Global Sustainability Study: Sustainability’s Rising Importance in Financial Services

November 30, 2021

sustainability

Our recent Global Sustainability Study found that consumers are aware, willing to act, and pay for sustainable financial services. Industry experts Morten Kaae Sorensen and Caroline Kastbjerg explain what the sustainability movement means for banks.

Green consumers are gaining ground in the financial sector. Our Global Sustainability Study, covering more than 10,000 consumers across 17 countries, shows that sustainability is becoming increasingly important for the global consumer.

Overall, eight in 10 consumers aspire to live more sustainable lives. In addition, we find that consumers are willing to act on their aspirations. The majority of consumers have already made modest to significant changes to their consumption behaviors over time in an effort to live more sustainably.

As part of the study, we investigated the degree to which sustainability affects consumers in their purchasing decisions, and the level to which they are willing to pay more. We also researched how much more they would be willing to pay for financial services.

Sustainability is of utmost importance for financial service consumers

Sustainability is becoming an increasingly important value driver for consumers when making a purchase of a product or service. Our study reveals that 44 percent of consumers in financial services see sustainability as an important criterion when making a purchase. This means that there is an opportunity for financial service companies to differentiate themselves and capture this significant share of the market if they succeed with integrating sustainability into their offerings. 

Our study also shows that increased consumer awareness can become problematic for companies unwilling to adapt. As part of the study, we asked how likely consumers are to review their financial service provider for environmental reasons over the next year. Here, 39 percent said they are somewhat likely, or extremely likely to do so.

Of the consumers likely to review, eight out of 10 would be willing to switch providers if they did not think their products or services was environmentally sustainable. This implies that sustainability is of the utmost importance to win and maintain a large share of future consumers, both in financial services, and across other industries.

Financial services rank top on consumers’ willingness to pay for sustainability

Financial services have the second largest share of consumers willing to pay a premium for sustainable offerings across industries (35 percent) – only topped by consumer goods (38 percent). Across age groups, we see that a significantly larger share of younger consumers – those within the 18-29 and 30-39 age brackets – are more willing to pay a sustainable premium compared to older age groups.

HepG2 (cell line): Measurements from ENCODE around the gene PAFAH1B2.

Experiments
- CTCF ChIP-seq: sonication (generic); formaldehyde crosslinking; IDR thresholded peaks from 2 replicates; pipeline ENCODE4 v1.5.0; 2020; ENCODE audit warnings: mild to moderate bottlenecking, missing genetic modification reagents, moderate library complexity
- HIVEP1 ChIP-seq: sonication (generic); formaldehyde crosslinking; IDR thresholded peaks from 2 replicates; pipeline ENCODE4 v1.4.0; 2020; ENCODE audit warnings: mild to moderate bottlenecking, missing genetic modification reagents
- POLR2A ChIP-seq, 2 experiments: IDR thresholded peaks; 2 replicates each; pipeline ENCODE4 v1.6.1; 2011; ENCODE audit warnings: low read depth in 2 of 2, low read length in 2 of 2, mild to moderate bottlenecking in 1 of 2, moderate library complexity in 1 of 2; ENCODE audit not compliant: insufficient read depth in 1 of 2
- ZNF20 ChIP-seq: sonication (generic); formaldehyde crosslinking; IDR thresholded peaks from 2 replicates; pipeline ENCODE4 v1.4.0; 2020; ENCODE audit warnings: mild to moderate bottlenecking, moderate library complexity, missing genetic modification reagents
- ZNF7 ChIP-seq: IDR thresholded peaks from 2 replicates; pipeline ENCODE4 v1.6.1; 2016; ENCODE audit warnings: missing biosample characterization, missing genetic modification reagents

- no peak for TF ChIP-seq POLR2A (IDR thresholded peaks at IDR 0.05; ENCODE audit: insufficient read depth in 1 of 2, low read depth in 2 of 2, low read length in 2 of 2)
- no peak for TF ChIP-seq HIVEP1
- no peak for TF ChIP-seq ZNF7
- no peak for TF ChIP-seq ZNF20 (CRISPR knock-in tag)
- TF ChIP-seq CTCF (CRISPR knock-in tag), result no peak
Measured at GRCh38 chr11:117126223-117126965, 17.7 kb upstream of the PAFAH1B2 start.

In addition, the premium for financial services is the highest across all industries included in the study. On average, consumers that are willing to pay more are willing to pay a premium of 27 percent for sustainable offerings.

Furthermore, we again see that it is younger consumers that are willing to pay the highest premium for financial services and products (above 30 percent). In comparison, consumers aged 60 years or older are only willing to pay a premium half that size (13 percent).

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Looking into the sub-industry of Personal Financial Investments we asked whether consumers would go as far as foregoing some of their annual returns. We found that 28 percent are willing to forego a share of their annual return and the majority (72 percent) of these consumers are willing to forego up to 10 percent.

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Companies need to seize this opportunity

The implications of the survey are clear. A significant proportion of consumers in financial services care about sustainability and they are willing to act on it. This share will only increase as generations shift and as sustainable disruptors start emerging.

Therefore, companies must invest, innovate, and transform their business models and offering now to protect their long-term profitability and viability. This goes beyond current hot topics like ESG investments or green car loans.

A more fundamental review of the offering and internal processes is needed to ensure, for example, that sustainability is considered in loan applications in parallel with credit rating. Sustainability will be a ticket to play in the future, but for the early adopters it is also an opportunity to grow and thrive via positive differentiation, and premium margins.

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